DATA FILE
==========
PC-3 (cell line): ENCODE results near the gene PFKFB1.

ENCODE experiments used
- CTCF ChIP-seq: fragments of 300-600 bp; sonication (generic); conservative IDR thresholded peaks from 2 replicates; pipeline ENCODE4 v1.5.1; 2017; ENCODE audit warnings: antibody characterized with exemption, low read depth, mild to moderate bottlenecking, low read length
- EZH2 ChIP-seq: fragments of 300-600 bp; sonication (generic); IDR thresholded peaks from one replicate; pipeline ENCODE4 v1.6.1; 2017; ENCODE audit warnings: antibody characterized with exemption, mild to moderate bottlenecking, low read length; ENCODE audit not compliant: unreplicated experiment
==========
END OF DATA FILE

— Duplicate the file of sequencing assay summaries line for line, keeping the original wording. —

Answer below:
PC-3 (cell line): ENCODE results near the gene PFKFB1.

ENCODE experiments used
- CTCF ChIP-seq: fragments of 300-600 bp; sonication (generic); conservative IDR thresholded peaks from 2 replicates; pipeline ENCODE4 v1.5.1; 2017; ENCODE audit warnings: antibody characterized with exemption, low read depth, mild to moderate bottlenecking, low read length
- EZH2 ChIP-seq: fragments of 300-600 bp; sonication (generic); IDR thresholded peaks from one replicate; pipeline ENCODE4 v1.6.1; 2017; ENCODE audit warnings: antibody characterized with exemption, mild to moderate bottlenecking, low read length; ENCODE audit not compliant: unreplicated experiment